Pepco moves to thwart future Isabels

Utility adopts series of recommendations to deal with major storms

January 14, 2004|By Lorraine Mirabella | Lorraine Mirabella,SUN STAFF

In the wake of widespread power outages caused by Tropical Storm Isabel, Pepco Holdings Inc. said yesterday that it would adopt emergency management procedures more in line with the way federal and local agencies respond to community-wide disasters.

An analysis of Pepco's storm response by James Lee Witt Associates calls for more emergency drills, a new set of power restoration priorities, improved customer service and better coordination with public and emergency management officials. Pepco paid Witt Associates $2 million for the study.

"We typically look at things as an electric utility has in the past - that's the standard we'd held ourselves to, but in an event like Isabel and other major disasters that cause such widespread outages, we have to look at it as a community event," said Thomas S. Shaw, executive vice president of Pepco Holdings.

Shaw said Pepco intends to act on all of the report's 150 separate recommendations, though it could take up to five years to make all of the changes. The company hopes to put most of the recommendations in place over the next 18 months. The cost has yet to be determined.

Among the steps being undertaken is an emergency drill with other agencies before summer and, by June, a system to give customers more accurate restoration estimates and information on crew locations.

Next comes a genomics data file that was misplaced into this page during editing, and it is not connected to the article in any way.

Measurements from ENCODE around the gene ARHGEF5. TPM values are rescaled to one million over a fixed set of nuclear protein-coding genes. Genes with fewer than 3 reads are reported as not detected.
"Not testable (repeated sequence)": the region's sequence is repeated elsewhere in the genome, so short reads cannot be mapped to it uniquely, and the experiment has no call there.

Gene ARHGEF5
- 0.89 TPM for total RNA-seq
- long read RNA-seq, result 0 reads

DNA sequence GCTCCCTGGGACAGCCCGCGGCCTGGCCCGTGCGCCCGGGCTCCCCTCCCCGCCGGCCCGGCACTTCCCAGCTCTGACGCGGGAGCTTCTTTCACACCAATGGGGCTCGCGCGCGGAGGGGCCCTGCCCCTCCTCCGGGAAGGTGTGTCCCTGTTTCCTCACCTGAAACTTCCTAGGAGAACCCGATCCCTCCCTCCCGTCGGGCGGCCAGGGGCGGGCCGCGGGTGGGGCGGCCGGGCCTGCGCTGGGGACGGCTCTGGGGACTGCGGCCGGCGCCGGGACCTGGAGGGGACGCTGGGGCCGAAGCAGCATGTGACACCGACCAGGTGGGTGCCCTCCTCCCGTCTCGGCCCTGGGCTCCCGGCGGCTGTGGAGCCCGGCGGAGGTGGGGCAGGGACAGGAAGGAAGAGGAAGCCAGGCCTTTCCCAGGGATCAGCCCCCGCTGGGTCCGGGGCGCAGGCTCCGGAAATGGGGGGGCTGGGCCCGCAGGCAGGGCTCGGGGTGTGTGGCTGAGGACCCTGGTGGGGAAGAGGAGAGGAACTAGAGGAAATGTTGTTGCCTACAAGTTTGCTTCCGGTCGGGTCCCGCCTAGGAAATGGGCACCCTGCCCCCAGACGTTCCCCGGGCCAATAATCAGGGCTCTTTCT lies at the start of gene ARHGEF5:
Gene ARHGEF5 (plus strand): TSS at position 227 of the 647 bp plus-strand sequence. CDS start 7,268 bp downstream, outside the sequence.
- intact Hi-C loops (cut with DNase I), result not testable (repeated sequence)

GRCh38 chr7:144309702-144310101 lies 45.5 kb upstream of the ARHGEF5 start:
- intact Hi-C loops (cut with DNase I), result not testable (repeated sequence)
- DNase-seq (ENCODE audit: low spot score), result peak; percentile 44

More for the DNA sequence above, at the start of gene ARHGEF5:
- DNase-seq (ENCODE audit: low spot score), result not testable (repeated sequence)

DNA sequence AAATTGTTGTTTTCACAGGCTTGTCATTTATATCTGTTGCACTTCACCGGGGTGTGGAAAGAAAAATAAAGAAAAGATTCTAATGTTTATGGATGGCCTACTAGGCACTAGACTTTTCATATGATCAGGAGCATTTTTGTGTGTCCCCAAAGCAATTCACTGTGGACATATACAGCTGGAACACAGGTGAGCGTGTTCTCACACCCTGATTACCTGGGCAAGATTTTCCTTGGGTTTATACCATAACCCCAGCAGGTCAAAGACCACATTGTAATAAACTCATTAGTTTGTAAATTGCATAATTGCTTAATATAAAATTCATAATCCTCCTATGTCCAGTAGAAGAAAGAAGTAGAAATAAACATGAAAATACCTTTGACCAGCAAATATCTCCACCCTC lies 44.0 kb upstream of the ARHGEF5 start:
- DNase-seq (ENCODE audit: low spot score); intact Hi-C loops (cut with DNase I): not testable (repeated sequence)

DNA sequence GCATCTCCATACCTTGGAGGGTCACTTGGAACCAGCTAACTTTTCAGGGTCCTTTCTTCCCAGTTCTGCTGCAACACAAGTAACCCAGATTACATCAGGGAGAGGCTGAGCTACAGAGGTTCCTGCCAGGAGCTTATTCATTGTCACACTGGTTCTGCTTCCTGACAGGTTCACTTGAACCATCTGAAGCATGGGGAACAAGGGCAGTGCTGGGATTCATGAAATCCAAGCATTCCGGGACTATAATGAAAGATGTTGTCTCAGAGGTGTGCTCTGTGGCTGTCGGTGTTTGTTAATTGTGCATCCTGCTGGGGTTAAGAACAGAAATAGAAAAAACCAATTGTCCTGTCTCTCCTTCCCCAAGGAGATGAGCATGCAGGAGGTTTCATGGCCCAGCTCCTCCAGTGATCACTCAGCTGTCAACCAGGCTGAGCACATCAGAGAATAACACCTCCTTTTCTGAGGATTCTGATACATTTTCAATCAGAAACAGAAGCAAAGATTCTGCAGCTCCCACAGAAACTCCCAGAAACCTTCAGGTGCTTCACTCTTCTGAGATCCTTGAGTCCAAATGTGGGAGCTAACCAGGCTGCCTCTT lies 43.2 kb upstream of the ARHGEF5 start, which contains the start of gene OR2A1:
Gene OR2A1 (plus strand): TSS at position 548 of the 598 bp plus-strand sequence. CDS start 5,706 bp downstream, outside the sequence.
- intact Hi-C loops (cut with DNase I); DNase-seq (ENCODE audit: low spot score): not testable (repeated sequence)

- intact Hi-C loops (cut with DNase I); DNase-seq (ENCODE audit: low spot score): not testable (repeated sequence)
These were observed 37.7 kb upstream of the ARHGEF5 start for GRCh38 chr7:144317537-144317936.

"It is absolutely critical to get information out to let people know what [the utility] is doing and where they're working," said Witt, former director of the Federal Emergency Management Agency.

Isabel, one of the worst storms to hit the state in at least 50 years, left more than a million Marylanders without electricity, some for more than a week.

Pepco's utilities, Potomac Electric Power Co., which serves Montgomery and Prince George's counties, and Conectiv Power Delivery, with customers on the Eastern Shore and in Cecil and Harford counties, had 543,000 outages.

In response to the report, Pepco has created a position of vice president for emergency preparedness and named Michael W. Maxwell, an engineer, to coordinate emergency planning with government agencies, public works departments and other agencies.

Pepco said it will improve its response to downed wires through more extensive inspection, reporting and dispatch and hopes eventually to install technology that could detect and restore downed wires remotely.

In response to Pepco's own internal review, the company is already taking steps to improve preparedness. These include upgrading its computer software systems to handle higher volumes of outages, working with community associations to trim or remove trees threatening power lines, creating a community outreach program and putting in place new technology to improve reliability.

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